All the films from all the editions, including those subsequently removed, presently totalling 1167. An easy way of seeing how…
Love. Expulsion. Revolution.
Max Fischer, a precocious and eccentric 15 year-old, who is both Rushmore's most extracurricular and least scholarly student; Herman Blume, a disillusioned industrialist who comes to admire Max; and Rosemary Cross, a widowed first grade teacher who becomes the object of both Max's and Herman's affection.
Probably the movie I've seen more than any other, and it still reduces me to a soggy lump by the ending every single time. Wes Anderson's funniest, sharpest, most deeply-felt film, this indelible portrait of a true American dreamer resonates across all boundaries and transcends, even now, its retrospectively-familiar exquisitely composed visuals and snappy soundtrack. Whatever your opinion of later Anderson stuff (I'm wishy-washy on some of it myself), Rushmore's unique magic is irresistible.
Dirk Calloway is really the only one here with a decent head on his shoulders.
I find that the older the Wes Anderson film, the easier it is to review...
This was a time where Anderson's warm and vibrant art style that almost made his film look like plays had yet to develop itself. The Royal Tenenbaums was the best mix of style and substance where Moonrise Kingdom was a little too much quirk and colors for its own good. I had an awful time trying to review both of those because it was hard to pinpoint exactly what I loved with Tenenbaums and what I hated with Moonrise without sounding too generalized or short. I just simply liked one and disliked the other. It was very hard to express why, but I still felt…
"The secret, I don't know... I guess you've just gotta find something you love to do and then... do it for the rest of your life. For me, it's going to Rushmore."
The Royal Tenenbaums has always been my favorite Wes Anderson movie and I always thought it was because it was the first one of his that I had seen, but it can officially move over now because I have a new favorite: Rushmore. This film was so charming, the soundtrack so cool, and the characters so well developed that I was completely in love with it once the credits started rolling. Not only is it my favorite Wes Anderson film, but it also belongs on my all time…
Max Fischer is a nasty little shit. Good thing he's a funny little shit, too.
A few thoughts: For some reason I didn't have this marked as watched - maybe because I was actually smart enough to realize I hadn't offered it my full attention the first time around. Huge mistake (the not-paying-attention part). Murray, as funny as he and his character are, feels a bit wobbly here, as if he's still attuning himself with Anderson's sense of humor (or the other way around). Though leaps and bounds more 'Andersonian' than Bottle Rocket in terms of aesthetic, it feels like the filming schedule for outdoor shoots was determined only to occur on the most overcast, dreary days possible. Very grey.…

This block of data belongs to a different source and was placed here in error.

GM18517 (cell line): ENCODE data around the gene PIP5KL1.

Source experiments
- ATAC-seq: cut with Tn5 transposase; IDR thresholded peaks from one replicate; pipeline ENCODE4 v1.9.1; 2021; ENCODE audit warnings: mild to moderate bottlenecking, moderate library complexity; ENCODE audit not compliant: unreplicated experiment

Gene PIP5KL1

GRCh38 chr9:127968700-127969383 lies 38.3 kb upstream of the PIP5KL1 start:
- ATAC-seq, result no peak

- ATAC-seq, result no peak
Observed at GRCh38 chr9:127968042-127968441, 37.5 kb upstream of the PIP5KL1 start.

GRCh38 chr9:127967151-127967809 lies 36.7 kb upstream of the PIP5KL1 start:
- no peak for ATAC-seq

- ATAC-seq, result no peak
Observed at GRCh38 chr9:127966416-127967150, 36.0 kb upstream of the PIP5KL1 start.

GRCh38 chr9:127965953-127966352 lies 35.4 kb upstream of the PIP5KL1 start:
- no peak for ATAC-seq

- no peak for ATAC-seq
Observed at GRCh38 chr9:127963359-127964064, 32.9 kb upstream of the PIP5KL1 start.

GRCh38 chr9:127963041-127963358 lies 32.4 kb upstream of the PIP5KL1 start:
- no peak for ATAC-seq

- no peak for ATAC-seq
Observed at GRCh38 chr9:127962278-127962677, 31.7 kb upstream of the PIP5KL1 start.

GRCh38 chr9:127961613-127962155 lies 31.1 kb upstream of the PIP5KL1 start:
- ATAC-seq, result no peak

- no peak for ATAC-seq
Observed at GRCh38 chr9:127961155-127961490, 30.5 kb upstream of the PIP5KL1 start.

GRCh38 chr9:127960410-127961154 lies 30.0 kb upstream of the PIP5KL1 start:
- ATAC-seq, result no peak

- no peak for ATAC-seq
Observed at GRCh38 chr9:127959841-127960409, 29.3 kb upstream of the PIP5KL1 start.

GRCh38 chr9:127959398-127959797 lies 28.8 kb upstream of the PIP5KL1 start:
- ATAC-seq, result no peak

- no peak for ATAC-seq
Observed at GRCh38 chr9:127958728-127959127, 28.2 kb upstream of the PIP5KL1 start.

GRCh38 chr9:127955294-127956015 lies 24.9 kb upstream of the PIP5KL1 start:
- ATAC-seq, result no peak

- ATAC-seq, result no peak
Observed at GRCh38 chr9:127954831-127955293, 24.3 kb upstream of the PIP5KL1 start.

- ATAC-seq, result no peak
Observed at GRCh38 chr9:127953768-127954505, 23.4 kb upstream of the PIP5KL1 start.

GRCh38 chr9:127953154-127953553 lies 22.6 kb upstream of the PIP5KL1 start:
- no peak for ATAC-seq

Wes Anderson doesn't always do it for me. I've liked most of his output but there has been the odd film that didn't connect with me. I hated "The Darjeeling Limited" but loved "Moonrise Kingdom" and with "The Royal Tenenbaums" on deck for a rewatch I was looking forward to "Rushmore".
Jason Schwartzman has never been better, and here as the mercurial under-achiever Max Fischer he presents what could be Anderson's greatest ever character. Max is an eccentric youngster who has true school pride. Involving himself in so many school activities his grades are suffering and with a scholarship at stake is under pressure to conform. Bee-keeping,stamp collecting,French club, you name it Max is involved. This is independent cinema at…
«I guess you've just gotta find something you love to do and then... do it for the rest of your life. For me, it's going to Rushmore.»
Officially my first Anderson film. And yes, he has a fascinating talent. The soundtrack and the use of it, the performances, and the script: pure delight.
Lovely characters, not irritating caricatures.
Wonderfully chosen soundtrack, not just a predictable indie playlist.
Pathos, not self-pity.
Introspection, not self-obsession.
Endearing-quirky, not annoying quirky.
Love it aside from the choppiness of the cinematography which may or may not be intentional(?)
watched at: home
watched with: self
I wish there was a way I could go back to when I saw this film for the first time and re-experience how it affected me. With those fresh eyes and ears, I could again take delight at hearing The Creation's psychedelic garage-rock classic Making Time pounding out of the theater speakers, thrill to Bill Murray delivering the most nuanced performance of his career, laugh myself sick at the sheer absurdity of Max's stage production of Serpico, marvel at Wes Anderson's deft touch at creating whimsical, yet tragically awkward, characters, and just sit back and absorb that overwhelming sense of magic realism I felt on my first viewing of Rushmore.
But alas, I cannot return to that innocent version of…
Possibly my favorite Wes Anderson film.
Re-watched Rushmore and it seems to get more potent with every watch. A film filled with eccentric, detailed characters. Another Wes Anderson classic.
about a dude who starts off believing that he's alienated because he's superior, then gradually realizes that he thinks he's superior because he's alienated
He visto EXACTAMENTE lo que pensaba que iba a ver.
- A Trip to the Moon
- The Great Train Robbery
- The Birth of a Nation
- Les Vampires
- Citizen Kane
- 2001: A Space Odyssey
- Tokyo Story
- The Rules of the Game
- Grand Illusion
- Seven Samurai
- The Lady Vanishes
- The 400 Blows
The entire Criterion collection organized by spine number.
I don't know why I did this.
Number I've Seen: 168/753